Art & Entertainment | Book Reviews | Education | Entertainment Video | Health | Lifestyle | Sport | Sport Video | Search


A couple of losers steal the show in new short

A couple of losers steal the show in new short

Latest animated release from Auckland's Media Design School

Auckland 30 November 2012: Fans of Clerks and Dazed and Confused rejoice, Media Design School offers a new spin on the slacker comedy with Shelved, a short film featuring computer-generated images (CGI) and visual effects.

Shelved is the story of two bumbling robots who are bored by their dead-end jobs, until they realise they are about to be replaced! The comedy is a nod towards the early films of directors Kevin Smith (Clerks, Mallrats) and Richard Linklater (Slacker, Dazed and Confused) and offers an ironic take on the recession-era redundancies of recent times.

Eleven Media Design School animation and visual effects students undertook 12 weeks of production, 5,460 hours of rendering and 6,300 hours of work to achieve the five minutes of animation.

“Students and industry collaborated to complete the film, with students handling all the special effects, pre-production and helping out with filming on the day. It is important for the students to get a real feel of what it is like to work in the industry, and to get them away from their computer screens and into the fierce pace of working for a live production,” said Shelved director James Cunningham, who is a senior 3D lecturer at Media Design School.

Shelved stars some of New Zealand’s top comedic talent including lead actors Simon McKinney and Stephen Papps, as well as Penny Ashton and Peter Rowley, all of whom were transformed into fully animated robots by the team of students.

Weta senior concept artist Greg Broadmore (District 9, Lord Of The Rings, King Kong) was also on board with the project, drawing the original robot sketches. It is not the first time he has collaborated with the school. In 2011, Broadmore worked with students to bring his characters to life in the short film Dr Grordbort Presents: The Deadliest Game.

The film is available on Vimeo and will screen at Event Cinemas, Queen Street to a VIP audience including Mayor Len Brown on December 18.


© Scoop Media

Culture Headlines | Health Headlines | Education Headlines


Werewolf Film: It Follows - Panic In Detroit

Philip Matthews: When you heard last month that Wes Craven had died and you wanted to pay homage, you could have sat down with any one of five of his films that helped reinvent American horror at least three times over three decades... Or you could just have watched one of the greatest recent horror films that would probably not exist without Craven. More>>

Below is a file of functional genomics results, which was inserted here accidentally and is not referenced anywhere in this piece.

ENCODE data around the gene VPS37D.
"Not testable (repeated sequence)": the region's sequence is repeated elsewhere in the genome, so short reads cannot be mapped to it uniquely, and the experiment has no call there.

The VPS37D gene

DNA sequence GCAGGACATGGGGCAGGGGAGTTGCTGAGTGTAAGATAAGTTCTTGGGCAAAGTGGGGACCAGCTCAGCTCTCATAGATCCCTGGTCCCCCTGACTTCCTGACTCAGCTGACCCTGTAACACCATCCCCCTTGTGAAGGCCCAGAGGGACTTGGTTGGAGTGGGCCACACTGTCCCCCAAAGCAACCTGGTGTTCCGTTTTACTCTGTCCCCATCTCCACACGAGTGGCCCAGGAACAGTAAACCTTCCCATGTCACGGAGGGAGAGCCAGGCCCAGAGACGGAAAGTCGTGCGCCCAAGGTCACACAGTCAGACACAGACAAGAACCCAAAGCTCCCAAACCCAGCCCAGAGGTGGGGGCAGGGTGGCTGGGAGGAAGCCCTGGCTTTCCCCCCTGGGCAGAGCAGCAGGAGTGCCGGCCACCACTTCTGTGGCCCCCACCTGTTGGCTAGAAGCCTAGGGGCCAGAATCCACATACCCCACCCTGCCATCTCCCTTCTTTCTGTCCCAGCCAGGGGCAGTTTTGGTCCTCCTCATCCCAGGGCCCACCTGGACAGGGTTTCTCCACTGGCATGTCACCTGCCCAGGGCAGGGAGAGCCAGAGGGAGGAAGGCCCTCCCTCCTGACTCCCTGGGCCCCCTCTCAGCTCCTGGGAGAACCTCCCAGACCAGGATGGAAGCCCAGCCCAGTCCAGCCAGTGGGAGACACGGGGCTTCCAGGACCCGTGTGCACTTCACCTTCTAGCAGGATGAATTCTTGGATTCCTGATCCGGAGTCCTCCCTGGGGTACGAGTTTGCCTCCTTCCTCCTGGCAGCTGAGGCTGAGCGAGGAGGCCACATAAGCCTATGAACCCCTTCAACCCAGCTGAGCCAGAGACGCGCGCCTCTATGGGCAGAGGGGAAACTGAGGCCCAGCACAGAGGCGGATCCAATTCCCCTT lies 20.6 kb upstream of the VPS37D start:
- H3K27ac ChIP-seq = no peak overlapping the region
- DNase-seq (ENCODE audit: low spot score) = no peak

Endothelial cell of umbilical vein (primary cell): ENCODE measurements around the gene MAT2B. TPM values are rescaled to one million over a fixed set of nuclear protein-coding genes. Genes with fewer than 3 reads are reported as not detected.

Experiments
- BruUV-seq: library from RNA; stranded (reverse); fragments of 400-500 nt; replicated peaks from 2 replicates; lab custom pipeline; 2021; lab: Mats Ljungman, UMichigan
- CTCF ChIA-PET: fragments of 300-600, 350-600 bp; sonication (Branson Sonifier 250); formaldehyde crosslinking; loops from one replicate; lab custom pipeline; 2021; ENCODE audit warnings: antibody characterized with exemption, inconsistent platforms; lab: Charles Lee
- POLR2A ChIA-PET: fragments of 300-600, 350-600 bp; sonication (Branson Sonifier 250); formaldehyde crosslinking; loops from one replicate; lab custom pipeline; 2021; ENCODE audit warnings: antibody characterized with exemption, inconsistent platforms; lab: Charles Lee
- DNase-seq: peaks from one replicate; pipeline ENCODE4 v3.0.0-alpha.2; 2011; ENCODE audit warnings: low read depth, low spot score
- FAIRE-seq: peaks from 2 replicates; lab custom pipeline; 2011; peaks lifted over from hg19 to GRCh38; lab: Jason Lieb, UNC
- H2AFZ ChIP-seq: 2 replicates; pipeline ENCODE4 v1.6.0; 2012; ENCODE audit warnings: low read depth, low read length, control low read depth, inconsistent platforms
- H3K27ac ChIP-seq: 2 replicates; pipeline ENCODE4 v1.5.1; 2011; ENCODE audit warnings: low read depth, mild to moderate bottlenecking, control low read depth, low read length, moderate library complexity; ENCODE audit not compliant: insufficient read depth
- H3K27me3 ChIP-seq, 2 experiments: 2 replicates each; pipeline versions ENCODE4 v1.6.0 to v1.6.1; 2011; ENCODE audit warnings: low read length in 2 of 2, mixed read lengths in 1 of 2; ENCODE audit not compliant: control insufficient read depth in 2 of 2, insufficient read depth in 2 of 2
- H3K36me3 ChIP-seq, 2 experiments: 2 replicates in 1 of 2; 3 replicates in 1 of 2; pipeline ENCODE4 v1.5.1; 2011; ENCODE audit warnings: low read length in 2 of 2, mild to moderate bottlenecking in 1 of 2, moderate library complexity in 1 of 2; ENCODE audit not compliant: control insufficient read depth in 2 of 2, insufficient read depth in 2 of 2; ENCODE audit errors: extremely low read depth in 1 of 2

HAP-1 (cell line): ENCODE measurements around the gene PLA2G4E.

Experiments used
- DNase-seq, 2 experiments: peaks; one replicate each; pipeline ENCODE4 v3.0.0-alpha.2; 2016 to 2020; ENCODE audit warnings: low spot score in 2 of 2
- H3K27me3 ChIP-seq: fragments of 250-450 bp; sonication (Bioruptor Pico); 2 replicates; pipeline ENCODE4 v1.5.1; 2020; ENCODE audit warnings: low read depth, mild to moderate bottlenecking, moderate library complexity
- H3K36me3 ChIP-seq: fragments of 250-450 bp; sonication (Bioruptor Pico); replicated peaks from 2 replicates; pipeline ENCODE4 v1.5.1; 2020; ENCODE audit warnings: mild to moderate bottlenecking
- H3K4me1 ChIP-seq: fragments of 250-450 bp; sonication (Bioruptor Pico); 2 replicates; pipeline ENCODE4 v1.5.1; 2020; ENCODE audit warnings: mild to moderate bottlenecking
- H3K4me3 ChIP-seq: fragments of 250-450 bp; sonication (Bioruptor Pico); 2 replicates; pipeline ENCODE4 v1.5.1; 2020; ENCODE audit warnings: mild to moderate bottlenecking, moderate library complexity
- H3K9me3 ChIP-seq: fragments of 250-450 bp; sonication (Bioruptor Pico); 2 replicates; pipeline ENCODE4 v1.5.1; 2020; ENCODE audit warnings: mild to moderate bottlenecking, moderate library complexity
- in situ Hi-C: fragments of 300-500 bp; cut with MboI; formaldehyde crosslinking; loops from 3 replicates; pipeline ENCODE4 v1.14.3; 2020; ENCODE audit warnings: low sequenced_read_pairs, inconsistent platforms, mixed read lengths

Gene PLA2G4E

Werewolf Music: Searching For The White Wail - On Art Pepper, etc

If the word ‘hipster’ means anything – which it arguably doesn’t – it seems to be more of an impulse than a condition. One always headed for the margins, and away from the white-bred, white-bread mainstream... More>>


Scoop Review Of Books: Leonardo da Vinci - The Graphic Work

The breadth of da Vinci’s work is incredible: from animals to weaponry, architecture to fabric, maps to botany. The works have been divided into themes such as Proportion Drawings, Anatomical Drawings and Drawings of Maps and Plans. Each section begins with a short essay. More>>

Scoop Review Of Books: James Hector: Explorer, Scientist, Leader

Publication of this comprehensive 274-page account of the life and work of James Hector by the Geoscience Society of New Zealand marks the 150th anniversary of James Hector’s appointment as New Zealand’s first government scientist. More>>

On Shoestrings And Phones: Rossellini And Contemporary Film

Howard Davis: Roberto Rossellini's Neo-Realist Rome, Open City provides some fascinating technical parallels to Tangerine, an equally revolutionary Independent movie made exactly seventy years later. More>>

Art Review: Fiona Pardington's A Beautiful Hesitation

An aroma of death and decay perfumes this extraordinary survey of Fiona Pardington's work with faint forensic scents of camphor and formaldehyde. Eight large-format still-lifes dominate the main room, while other works reveal progressive developments in style and subject-matter. More>>

Get More From Scoop



Search Scoop  
Powered by Vodafone
NZ independent news